41See Bruce Gudmundsson, “The Multiple Launch Rocket System: On Time and Under Budget,” Kennedy School Case Program C16-87-773.0, Harvard University, 1987, for an excellent example of this phenomenon.
42Stephen Peter Rosen, “New Ways of War: Understanding Military Innovation,” International Security, Summer 1988, p. 136.
43J.F.C. Fuller, “A Study of Mobility in the American Civil War,” Army Quarterly, January 1935, p. 271. Quoted in Coroalles, “The Master Weapon.” 44The Romans, for example, made exactly this sort of decision when they chose to rely primarily on highly disciplined infantry forces instead of uncontrollable masses of cavalry. A millennium later, the hugely successful Mongols designed their cavalry 98 In Athena’s Camp: Preparing for Conflict in the Information Age formations specifically to facilitate control in battle. Maj. Ralph Peters, USA, “The Movable Fortress: Warfare in the 21st Century,” Military Review, June 1993, p. 66.
45Cooper, “The Coherent Battlefield,” pp. 33–34.
46“In Desert Storm, the effective employment of precision systems such as the FGBU-27 combination required correspondingly precise target information, whereas the areas in which the strategic portion of the air campaign was least effective were precisely those in which fundamental gaps in Coalition understanding of entire target systems existed.” Keaney and Cohen, Gulf War Air Power Survey, p. 248.
47Cooper, “The Coherent Battlefield,” pp. 40–41.
48As both the U.S.S. Stark and Vincennes incidents demonstrated, in the age of “information overload” the slowest component in the tactical chain of command is often the human making the decision of whether or not to shoot.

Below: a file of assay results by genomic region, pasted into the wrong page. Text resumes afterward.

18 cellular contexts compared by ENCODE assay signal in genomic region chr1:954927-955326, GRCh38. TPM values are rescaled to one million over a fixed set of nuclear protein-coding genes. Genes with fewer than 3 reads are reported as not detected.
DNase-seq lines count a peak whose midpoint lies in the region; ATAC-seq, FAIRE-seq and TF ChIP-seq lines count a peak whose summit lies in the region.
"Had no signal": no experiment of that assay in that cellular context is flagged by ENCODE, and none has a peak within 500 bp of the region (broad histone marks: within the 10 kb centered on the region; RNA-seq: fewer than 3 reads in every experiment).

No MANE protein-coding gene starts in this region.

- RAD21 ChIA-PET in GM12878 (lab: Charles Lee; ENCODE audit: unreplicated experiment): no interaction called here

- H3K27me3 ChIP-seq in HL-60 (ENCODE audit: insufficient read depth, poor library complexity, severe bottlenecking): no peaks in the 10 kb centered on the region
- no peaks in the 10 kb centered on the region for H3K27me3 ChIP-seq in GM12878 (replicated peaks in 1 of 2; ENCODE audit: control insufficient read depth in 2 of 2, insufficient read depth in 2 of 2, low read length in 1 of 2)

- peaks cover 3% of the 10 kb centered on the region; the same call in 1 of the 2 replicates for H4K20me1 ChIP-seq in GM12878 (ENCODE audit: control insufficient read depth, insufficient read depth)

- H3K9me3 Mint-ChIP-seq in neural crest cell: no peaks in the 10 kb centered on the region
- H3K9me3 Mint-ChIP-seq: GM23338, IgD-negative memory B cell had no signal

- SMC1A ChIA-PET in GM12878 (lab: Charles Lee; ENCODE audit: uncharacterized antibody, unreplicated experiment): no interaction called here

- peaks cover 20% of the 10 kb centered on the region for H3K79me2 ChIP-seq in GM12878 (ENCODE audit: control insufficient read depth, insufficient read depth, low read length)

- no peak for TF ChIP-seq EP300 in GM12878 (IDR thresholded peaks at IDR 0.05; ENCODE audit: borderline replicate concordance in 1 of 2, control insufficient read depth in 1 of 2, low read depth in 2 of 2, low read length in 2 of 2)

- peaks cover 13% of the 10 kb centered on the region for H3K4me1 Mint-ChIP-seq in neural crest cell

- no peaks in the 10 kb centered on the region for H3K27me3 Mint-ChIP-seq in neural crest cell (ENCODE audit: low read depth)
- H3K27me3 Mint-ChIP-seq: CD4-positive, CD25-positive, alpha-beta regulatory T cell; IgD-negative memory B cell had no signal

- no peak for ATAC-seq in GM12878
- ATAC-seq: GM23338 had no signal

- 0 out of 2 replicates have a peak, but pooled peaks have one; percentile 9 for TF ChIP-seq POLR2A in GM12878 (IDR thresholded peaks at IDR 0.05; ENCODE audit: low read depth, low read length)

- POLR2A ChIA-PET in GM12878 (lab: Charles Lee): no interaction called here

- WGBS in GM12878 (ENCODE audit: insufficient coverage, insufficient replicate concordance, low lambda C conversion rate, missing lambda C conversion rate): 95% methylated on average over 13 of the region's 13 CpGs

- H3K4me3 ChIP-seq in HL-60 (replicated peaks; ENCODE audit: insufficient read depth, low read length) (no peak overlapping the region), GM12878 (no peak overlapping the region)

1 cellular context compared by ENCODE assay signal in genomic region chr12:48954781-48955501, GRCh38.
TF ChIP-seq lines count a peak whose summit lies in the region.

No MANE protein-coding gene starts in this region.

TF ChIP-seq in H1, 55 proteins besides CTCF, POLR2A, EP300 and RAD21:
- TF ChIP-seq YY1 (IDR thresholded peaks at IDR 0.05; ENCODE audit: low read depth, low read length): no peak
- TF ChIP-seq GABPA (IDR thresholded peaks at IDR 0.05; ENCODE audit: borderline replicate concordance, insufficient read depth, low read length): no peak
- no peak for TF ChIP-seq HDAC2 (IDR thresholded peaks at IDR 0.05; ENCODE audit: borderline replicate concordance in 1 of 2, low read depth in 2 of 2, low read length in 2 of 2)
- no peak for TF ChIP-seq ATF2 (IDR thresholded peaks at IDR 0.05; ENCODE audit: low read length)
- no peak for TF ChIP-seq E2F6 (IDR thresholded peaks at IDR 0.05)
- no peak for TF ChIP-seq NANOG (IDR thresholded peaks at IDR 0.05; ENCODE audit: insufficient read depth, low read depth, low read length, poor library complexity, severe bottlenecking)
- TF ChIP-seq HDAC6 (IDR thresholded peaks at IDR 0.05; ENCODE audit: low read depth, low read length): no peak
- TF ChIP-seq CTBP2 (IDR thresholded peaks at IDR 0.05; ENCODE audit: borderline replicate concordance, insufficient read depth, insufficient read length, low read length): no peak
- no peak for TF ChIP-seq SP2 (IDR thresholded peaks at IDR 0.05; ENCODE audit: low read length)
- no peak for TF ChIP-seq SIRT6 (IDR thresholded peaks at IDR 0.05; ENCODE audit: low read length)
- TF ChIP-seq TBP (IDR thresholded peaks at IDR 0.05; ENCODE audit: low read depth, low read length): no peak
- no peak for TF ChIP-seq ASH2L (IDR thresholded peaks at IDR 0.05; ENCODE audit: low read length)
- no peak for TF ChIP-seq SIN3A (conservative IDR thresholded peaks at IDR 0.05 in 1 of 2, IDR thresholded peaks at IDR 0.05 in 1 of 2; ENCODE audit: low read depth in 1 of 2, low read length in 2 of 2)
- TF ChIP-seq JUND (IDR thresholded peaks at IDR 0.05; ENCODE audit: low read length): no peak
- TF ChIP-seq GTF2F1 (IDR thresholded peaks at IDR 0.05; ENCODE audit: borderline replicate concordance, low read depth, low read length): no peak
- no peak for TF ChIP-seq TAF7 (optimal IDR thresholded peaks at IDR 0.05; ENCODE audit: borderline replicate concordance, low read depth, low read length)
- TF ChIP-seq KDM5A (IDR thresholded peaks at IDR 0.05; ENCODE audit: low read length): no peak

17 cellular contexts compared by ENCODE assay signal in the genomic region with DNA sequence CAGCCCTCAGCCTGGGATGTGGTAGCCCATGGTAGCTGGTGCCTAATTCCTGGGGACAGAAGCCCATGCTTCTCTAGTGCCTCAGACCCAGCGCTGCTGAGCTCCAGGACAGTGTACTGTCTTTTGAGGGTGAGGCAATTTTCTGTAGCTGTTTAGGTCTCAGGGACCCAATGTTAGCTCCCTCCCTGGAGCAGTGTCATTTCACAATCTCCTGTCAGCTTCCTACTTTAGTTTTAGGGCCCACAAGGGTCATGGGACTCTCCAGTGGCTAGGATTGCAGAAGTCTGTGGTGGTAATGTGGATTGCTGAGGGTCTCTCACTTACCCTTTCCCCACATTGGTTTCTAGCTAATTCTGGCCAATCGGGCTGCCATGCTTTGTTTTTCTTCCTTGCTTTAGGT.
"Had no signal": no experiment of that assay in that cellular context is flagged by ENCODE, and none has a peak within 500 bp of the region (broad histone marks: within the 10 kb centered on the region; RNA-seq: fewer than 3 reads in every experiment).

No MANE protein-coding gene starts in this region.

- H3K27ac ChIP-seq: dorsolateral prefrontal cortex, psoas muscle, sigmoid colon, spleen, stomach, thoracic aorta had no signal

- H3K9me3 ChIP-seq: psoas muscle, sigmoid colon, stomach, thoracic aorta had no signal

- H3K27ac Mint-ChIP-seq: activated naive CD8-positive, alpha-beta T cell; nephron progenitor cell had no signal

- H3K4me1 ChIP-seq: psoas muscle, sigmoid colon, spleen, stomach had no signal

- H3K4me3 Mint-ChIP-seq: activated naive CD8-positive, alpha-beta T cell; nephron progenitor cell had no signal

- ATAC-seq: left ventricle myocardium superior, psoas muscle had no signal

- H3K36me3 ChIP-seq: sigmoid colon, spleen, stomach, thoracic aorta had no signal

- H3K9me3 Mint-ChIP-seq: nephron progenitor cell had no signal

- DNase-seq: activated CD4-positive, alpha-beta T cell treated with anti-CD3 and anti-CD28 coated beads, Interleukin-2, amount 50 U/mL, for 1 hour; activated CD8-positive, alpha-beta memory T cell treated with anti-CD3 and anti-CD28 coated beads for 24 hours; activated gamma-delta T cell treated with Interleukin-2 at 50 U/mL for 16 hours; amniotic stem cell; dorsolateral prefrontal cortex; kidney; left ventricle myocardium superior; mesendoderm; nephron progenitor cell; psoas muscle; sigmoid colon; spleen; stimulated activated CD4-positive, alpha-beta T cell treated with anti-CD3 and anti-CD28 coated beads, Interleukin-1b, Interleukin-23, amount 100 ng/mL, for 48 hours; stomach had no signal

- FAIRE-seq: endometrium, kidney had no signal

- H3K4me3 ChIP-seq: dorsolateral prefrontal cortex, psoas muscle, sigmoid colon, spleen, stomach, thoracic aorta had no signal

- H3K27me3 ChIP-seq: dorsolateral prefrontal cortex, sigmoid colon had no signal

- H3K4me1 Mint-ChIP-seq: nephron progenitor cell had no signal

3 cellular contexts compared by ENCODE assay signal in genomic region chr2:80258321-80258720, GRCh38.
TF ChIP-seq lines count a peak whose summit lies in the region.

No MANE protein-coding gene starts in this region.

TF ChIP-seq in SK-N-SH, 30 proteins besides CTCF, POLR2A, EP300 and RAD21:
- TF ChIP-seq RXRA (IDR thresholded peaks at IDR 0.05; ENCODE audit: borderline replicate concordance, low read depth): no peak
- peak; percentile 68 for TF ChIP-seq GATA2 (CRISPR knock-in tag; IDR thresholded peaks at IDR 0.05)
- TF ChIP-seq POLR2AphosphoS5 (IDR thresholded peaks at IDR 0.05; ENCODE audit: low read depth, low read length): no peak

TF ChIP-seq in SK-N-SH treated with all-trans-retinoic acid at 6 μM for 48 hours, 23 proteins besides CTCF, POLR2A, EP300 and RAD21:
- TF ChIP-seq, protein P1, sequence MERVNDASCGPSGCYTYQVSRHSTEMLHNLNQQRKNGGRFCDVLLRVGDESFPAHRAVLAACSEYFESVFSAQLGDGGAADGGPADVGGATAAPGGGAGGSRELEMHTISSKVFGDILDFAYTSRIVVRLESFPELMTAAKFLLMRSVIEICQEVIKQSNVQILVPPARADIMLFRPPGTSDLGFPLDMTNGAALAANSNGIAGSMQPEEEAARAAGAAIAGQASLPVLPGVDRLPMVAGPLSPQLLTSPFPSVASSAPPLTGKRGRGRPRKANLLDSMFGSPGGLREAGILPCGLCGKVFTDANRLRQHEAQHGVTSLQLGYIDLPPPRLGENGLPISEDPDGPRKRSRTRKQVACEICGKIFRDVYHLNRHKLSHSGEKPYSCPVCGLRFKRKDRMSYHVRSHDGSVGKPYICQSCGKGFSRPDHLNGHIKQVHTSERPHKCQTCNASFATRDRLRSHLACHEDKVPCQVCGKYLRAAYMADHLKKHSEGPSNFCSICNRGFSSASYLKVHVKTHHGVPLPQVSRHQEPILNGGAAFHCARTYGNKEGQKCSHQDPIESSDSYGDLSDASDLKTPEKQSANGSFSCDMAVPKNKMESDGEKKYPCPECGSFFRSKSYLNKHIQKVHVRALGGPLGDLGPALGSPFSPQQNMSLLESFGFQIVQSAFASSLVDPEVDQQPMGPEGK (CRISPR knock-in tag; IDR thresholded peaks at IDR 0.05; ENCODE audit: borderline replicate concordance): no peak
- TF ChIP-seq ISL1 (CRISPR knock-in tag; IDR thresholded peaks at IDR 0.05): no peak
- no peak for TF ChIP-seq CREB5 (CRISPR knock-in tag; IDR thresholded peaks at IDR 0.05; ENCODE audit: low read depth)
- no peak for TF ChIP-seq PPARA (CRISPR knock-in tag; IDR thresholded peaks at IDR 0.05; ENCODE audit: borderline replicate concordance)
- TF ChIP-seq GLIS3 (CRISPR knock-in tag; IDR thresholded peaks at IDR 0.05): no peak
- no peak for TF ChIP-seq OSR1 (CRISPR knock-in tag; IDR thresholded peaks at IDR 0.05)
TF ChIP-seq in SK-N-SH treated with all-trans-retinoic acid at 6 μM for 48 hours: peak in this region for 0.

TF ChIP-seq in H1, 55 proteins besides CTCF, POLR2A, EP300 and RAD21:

49“In a sense, General Norman Schwarzkopf’s brilliance in Desert Storm was in knowing when to be quiet.” Captain John W. Bodnar, USNR, “The Military Technical Revolution: From Hardware to Information,” Naval War College Review, Summer 1993, p.
50Officers in the basement of the Pentagon helped pick targets and plan attacks; staffs at Langley Air Force Base in Virginia managed CENTAF’s spare parts accounts; Space Command provided warning of missile attacks against Israel and Saudi Arabia; and meteorologists processed weather information for use within the theater. Keaney and Cohen, Gulf War Air Power Survey, p. 248.
51Cooper, “Another View of the Revolution in Military Affairs,” p. 36.
52“Most adversaries that the United States and its allies face in the realms of lowintensity conflict—international terrorists, guerrilla insurgents, drug cartels, ethnic factions, etc.—are all organized like networks (although their leadership may be quite hierarchical). Perhaps a reason that military (and police) institutions keep having difficulty engaging in low-intensity conflicts is because they are not meant to be fought by institutions.” Arquilla and Ronfeldt, “Cyberwar is Coming,” pp. 17 and 23.
53Cooper, “The Coherent Battlefield,” pp. 34–35.
54To cite just a few examples, Navy, Marine Corps, and Air Force aircraft now use the same Air Tasking Order; data collected by Air Force surveillance aircraft guides the movement of Army formations; long-range Army missiles strike deep targets while Air Force aircraft engage enemy vehicles in contact with friendly forces; and national sensors alert anti-tactical ballistic missile forces of missile launches. Martin C. Lybicki and CDR James A. Hazlett, USN, “Do We Need an Information Corps?” Joint Forces Quarterly, Autumn 1993, p. 89.
55“While games can be nice while they last, in our age too there is a real danger that they will be upset by barbarians who, refusing to abide by the rules, pick up the playing-board and use it to smash the opponent’s head.” Van Creveld, Technology and